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German biologists said that in one single tea bag you can find traces of hundreds of insect species that once came into contact with the plant.
In their recent study, German experts found genetic traces of more than 1,000 insects in tea samples, indicating great “diversity” in your morning cup, IFLS writes.
Scientists came to this conclusion after analysis of environmental DNA – DNA obtained from the environment – showed that tea bags contain much more than savory notes and caffeine. Hundreds of species of insects can be found in one single tea bag.
While brewing insects may not sound like much, this finding doesn't mean you should look for spider legs in your tea, but rather represents an alternative approach to assessing the species richness of an ecosystem.
In their new study, the scientists looked for the presence environmental DNA in dried tea leaves and herbs purchased from German grocery stores. Environmental DNA samples resemble the genetic breadcrumbs left by living things and can be sequenced to determine which species live in a particular environment.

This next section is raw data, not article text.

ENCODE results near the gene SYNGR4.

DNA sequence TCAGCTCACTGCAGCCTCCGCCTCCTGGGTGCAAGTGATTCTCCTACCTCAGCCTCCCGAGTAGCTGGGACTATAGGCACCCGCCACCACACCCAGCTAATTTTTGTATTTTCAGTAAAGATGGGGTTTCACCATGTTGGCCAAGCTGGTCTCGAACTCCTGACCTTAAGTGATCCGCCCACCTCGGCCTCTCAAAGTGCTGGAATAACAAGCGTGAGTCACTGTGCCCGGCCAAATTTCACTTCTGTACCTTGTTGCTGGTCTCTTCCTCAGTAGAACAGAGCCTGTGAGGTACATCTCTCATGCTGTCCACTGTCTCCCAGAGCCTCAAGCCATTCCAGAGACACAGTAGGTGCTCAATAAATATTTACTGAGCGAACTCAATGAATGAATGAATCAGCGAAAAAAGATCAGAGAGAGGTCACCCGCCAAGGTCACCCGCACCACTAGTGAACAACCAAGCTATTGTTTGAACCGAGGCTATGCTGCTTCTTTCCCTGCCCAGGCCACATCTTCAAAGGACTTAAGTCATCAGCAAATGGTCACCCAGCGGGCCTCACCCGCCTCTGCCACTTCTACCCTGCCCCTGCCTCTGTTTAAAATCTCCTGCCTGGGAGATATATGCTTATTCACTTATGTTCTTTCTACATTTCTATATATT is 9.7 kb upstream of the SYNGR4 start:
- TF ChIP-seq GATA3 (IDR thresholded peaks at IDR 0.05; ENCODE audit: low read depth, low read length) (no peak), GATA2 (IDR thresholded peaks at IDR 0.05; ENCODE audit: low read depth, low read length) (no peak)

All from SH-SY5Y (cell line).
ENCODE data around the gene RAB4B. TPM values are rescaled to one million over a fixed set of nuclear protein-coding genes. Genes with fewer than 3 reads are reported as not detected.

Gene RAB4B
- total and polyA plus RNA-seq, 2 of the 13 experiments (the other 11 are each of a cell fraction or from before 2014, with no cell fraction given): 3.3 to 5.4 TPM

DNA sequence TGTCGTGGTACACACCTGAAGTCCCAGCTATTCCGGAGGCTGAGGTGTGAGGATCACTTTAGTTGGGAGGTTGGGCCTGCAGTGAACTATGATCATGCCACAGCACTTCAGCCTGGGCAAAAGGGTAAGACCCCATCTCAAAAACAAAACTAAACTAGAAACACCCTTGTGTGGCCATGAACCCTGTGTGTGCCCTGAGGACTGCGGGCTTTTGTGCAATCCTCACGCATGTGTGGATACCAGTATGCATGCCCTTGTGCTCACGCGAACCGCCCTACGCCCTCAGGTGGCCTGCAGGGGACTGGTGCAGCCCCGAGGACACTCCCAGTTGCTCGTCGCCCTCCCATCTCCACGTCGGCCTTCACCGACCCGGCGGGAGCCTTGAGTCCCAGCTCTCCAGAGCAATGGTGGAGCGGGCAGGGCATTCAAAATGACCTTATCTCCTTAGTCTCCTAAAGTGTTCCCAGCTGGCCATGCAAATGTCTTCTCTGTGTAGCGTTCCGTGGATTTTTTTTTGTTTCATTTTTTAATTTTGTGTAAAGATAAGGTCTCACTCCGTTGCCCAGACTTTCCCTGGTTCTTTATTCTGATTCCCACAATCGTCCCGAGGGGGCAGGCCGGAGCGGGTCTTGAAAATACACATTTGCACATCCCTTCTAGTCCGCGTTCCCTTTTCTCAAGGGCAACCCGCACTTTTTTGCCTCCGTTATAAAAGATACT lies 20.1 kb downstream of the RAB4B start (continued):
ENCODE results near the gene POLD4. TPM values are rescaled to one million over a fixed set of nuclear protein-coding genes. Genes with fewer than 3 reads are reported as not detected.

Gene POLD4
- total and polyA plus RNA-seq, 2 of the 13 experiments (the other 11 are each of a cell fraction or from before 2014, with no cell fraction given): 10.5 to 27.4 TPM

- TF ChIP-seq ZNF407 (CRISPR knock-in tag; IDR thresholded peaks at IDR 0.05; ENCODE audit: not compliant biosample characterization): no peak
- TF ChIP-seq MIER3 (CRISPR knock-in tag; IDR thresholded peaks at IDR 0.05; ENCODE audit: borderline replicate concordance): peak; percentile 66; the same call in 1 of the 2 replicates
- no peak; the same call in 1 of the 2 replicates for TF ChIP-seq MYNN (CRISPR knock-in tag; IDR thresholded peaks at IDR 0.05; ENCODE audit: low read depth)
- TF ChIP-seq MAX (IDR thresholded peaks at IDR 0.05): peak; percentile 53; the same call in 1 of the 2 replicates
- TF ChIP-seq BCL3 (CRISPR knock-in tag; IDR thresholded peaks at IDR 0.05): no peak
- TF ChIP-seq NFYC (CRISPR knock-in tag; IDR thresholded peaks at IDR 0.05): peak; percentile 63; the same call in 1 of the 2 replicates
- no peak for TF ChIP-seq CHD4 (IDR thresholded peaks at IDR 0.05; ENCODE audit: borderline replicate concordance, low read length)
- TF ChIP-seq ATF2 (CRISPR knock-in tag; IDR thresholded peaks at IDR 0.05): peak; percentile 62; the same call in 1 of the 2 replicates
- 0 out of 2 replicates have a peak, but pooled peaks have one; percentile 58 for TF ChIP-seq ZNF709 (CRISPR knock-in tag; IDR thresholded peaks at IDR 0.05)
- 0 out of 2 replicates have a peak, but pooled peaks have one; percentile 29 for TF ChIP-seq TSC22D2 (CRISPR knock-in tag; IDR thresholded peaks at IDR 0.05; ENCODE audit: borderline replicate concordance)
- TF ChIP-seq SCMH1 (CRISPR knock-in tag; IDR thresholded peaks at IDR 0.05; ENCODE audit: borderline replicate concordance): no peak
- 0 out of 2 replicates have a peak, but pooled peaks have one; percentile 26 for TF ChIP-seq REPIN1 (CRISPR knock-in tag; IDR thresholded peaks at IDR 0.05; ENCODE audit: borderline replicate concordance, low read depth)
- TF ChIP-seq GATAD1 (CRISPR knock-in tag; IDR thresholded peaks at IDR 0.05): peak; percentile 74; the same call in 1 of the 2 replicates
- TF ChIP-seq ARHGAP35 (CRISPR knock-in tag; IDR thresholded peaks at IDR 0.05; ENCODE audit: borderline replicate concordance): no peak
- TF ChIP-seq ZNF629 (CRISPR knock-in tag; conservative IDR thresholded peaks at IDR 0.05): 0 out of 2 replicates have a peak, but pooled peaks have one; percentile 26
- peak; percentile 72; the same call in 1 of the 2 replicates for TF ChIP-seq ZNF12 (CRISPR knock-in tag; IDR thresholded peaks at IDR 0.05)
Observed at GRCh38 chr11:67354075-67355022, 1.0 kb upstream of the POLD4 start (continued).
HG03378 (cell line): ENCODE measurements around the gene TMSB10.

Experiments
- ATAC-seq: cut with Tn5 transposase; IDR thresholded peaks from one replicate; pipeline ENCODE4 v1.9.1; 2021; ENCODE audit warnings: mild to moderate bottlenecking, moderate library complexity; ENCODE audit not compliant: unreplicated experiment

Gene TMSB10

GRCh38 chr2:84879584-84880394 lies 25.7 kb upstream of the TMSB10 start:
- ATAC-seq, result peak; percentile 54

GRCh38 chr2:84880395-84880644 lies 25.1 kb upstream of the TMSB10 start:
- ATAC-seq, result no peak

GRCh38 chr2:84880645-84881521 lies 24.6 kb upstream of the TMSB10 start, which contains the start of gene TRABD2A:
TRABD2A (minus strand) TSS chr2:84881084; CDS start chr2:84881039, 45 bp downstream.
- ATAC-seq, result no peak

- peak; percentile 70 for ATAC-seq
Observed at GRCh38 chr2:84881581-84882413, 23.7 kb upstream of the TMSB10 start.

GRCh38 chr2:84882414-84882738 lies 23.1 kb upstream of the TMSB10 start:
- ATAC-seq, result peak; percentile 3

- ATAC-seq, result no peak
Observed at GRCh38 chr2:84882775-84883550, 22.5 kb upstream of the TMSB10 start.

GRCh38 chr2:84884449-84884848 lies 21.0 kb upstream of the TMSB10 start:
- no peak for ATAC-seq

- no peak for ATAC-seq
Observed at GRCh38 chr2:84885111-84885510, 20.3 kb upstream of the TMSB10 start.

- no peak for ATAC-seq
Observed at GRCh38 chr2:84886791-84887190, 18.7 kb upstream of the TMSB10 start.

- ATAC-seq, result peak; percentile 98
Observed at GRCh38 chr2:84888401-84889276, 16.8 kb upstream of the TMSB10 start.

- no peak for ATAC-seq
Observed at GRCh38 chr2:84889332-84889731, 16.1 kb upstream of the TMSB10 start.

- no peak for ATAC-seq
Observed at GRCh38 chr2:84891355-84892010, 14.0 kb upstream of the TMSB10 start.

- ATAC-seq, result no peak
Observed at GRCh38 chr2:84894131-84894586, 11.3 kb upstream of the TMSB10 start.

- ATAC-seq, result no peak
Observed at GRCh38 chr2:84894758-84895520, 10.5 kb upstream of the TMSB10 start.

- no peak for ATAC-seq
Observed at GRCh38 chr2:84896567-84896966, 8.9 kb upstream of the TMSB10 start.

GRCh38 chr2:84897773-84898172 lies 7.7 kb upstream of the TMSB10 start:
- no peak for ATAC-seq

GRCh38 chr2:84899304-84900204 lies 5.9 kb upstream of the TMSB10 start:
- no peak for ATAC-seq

“In total, we found 3264 arthropods representing 3 different classes, 22 orders, 281 families, 1068 genera and 1279 species, including predatory insects, herbivores, parasitoids and detritivores,” the scientists said.
In each individual sample, an average of more than 200 taxonomic units were found, and tea showed the highest average.
According to experts, their discovery could be very useful for future research on biodiversity and arthropod conservation, as well as pest monitoring and plant imports.
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